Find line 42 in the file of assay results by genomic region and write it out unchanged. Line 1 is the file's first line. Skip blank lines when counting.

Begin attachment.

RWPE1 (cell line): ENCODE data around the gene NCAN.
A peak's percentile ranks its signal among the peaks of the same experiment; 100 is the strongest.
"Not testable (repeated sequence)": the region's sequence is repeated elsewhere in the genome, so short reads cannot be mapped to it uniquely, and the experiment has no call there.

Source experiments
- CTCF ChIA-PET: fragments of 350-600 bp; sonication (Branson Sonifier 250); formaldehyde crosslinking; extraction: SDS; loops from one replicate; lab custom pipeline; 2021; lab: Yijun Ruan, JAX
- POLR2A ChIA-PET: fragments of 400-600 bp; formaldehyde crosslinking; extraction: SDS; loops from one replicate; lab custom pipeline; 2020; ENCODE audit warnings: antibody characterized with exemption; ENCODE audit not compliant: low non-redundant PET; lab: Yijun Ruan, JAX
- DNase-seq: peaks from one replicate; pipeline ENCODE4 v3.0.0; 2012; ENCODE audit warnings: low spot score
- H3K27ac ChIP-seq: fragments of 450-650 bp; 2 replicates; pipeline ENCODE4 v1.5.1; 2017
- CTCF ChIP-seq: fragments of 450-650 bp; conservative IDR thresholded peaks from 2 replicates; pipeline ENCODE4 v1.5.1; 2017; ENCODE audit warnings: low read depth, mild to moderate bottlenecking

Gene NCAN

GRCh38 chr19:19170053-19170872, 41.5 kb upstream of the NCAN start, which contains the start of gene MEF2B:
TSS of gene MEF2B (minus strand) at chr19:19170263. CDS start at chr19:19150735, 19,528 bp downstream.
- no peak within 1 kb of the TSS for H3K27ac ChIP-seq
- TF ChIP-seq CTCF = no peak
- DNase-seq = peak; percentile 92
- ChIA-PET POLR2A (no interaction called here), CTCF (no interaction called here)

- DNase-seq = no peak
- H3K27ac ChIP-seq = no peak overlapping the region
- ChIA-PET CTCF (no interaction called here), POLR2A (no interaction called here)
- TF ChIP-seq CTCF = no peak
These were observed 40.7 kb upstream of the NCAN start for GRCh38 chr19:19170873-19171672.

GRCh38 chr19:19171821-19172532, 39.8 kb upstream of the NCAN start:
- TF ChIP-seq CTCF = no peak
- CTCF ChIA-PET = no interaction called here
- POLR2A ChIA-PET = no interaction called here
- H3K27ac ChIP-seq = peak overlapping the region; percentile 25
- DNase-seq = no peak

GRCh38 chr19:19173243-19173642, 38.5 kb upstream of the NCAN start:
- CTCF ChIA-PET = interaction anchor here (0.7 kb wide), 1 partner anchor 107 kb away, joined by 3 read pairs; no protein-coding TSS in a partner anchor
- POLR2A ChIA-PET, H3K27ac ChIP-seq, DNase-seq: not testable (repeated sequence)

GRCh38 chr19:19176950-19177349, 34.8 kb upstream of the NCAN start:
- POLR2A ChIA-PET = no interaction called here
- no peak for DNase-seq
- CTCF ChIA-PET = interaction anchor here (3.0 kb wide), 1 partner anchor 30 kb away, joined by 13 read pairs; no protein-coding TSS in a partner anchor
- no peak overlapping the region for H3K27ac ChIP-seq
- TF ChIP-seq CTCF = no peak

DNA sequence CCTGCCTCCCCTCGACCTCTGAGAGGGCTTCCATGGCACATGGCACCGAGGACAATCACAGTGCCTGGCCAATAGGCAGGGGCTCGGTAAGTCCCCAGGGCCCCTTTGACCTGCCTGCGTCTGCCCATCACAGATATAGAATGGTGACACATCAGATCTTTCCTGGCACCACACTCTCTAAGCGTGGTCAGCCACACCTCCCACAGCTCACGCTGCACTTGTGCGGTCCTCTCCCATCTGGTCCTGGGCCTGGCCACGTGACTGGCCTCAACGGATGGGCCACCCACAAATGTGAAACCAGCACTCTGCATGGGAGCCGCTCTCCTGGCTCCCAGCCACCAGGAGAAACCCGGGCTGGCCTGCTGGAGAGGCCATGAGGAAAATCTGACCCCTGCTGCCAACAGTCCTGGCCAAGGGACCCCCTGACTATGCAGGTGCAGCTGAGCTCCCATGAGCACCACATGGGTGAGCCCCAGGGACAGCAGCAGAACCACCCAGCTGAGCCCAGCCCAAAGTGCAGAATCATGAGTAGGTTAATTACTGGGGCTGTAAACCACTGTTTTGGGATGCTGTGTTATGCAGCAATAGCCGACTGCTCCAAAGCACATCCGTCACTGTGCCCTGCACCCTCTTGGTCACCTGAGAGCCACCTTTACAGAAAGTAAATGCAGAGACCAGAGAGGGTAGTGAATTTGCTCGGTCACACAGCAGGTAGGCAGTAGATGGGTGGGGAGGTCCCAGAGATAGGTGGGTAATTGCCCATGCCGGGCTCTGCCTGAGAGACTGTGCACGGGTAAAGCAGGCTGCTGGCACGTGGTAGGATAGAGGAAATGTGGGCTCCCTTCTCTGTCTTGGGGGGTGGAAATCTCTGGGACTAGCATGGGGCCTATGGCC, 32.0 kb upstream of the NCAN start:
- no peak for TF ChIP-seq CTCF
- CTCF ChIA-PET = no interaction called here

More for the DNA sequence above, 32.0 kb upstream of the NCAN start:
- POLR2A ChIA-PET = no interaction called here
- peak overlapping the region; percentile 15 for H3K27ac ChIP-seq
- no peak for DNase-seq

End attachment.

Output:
- peak overlapping the region; percentile 15 for H3K27ac ChIP-seq